The group-stage matches for all of UEFA’s continental club competitions have now been confirmed following last week’s draws.
Here, we break down the Europa League and Europa Conference League draws and analyse what they mean for the teams involved.
How do teams progress from the group stage?
Under the new format established last season, all three UEFA competitions play a 32-team group stage in which eight groups of four teams play each other at home and away.
In the Europa League, the eight group winners progress automatically to the Round of 16, while the eight runners-up play off against the eight teams who finished third in the Champions League groups for the remaining places.
The Europa Conference League follows the same pattern, with the play-offs between group runners-up and the third-placed teams from the Europa League.
From the Round of 16 onwards, all three competitions follow a standard knockout bracket, with teams playing at home and away before a single-legged final.
How important is it to win the group?
Since the Europa League was established in 2009-10, over half of the winners of both competitions (57%) had reached the final after topping their group.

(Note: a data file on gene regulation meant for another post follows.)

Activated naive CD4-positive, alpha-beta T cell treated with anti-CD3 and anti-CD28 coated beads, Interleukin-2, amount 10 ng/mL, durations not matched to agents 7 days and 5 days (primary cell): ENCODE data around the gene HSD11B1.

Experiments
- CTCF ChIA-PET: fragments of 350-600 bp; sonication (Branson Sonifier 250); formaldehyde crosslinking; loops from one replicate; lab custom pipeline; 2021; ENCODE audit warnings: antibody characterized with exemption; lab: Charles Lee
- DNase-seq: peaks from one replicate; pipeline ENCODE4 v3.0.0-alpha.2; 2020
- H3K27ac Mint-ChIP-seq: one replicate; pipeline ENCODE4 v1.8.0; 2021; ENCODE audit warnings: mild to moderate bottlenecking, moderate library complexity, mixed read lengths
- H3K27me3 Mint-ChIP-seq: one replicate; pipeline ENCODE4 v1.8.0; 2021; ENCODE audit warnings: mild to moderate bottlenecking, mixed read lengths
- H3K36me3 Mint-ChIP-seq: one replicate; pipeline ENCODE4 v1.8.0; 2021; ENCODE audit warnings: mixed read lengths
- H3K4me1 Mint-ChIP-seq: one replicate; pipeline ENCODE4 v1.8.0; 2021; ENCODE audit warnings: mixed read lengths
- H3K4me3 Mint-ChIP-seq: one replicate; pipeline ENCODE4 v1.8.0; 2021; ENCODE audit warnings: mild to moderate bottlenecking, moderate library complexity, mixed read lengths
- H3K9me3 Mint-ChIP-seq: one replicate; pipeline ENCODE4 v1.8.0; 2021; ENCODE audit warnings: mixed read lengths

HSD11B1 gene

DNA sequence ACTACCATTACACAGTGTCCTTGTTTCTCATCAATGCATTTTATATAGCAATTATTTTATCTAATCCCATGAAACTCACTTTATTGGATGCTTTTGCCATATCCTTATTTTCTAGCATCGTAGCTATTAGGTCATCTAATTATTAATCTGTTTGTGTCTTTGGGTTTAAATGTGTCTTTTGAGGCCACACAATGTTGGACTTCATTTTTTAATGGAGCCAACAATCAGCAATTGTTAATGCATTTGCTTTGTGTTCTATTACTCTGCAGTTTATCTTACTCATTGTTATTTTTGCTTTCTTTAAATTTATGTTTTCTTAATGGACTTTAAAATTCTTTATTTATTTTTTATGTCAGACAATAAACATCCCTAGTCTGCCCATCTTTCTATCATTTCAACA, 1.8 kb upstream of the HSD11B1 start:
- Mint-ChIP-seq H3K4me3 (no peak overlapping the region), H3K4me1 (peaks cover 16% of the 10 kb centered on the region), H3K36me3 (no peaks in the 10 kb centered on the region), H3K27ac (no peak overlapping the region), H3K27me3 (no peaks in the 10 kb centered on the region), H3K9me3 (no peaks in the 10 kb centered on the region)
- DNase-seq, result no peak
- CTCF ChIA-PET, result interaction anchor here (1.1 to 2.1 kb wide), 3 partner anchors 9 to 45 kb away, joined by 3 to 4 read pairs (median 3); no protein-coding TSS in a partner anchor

It has been tougher for runners-up, who have made up fewer than one in every four quarter-finalists and have won trophies at half the rate of third-placed teams.
How many points are needed to qualify?
Over the same period, the magic number of points needed to progress from the group stage has been nine.
Roughly four in every five teams who reach this tally have finished as either winners or runners-up, compared to around half of those who win eight points.
Which nations have the best record?
Despite these competitions boasting clubs from a wider range of nations than the Champions League, teams from England, Germany and Spain have the best overall records in the group stage.
Their representatives have averaged over 1.8 points per game in group matches, with Italian clubs slightly behind with just over 1.7.
Who had the luckiest – and unluckiest – draw?
We have calculated the UEFA coefficients of every possible combination of opponents for each club to see how their actual draws compared.
In the Europa League, Portuguese side Braga can have no complaints about the draw – they will play one of the three weakest teams from each of the other pots.
Meanwhile, fellow Iberians Real Sociedad have a tough task ahead as they must play the strongest opponents from Pots 1 and 3.
In the Europa Conference League, Switzerland’s Basel drew the weakest team from Pot 2 and the third weakest from Pot 4, so should find it straightforward to reach the knockout phase.
The same cannot be said for Hapoel Be’er Sheva of Israel, who are in a group with the toughest side from Pot 1 and the second-strongest from Pot 4.
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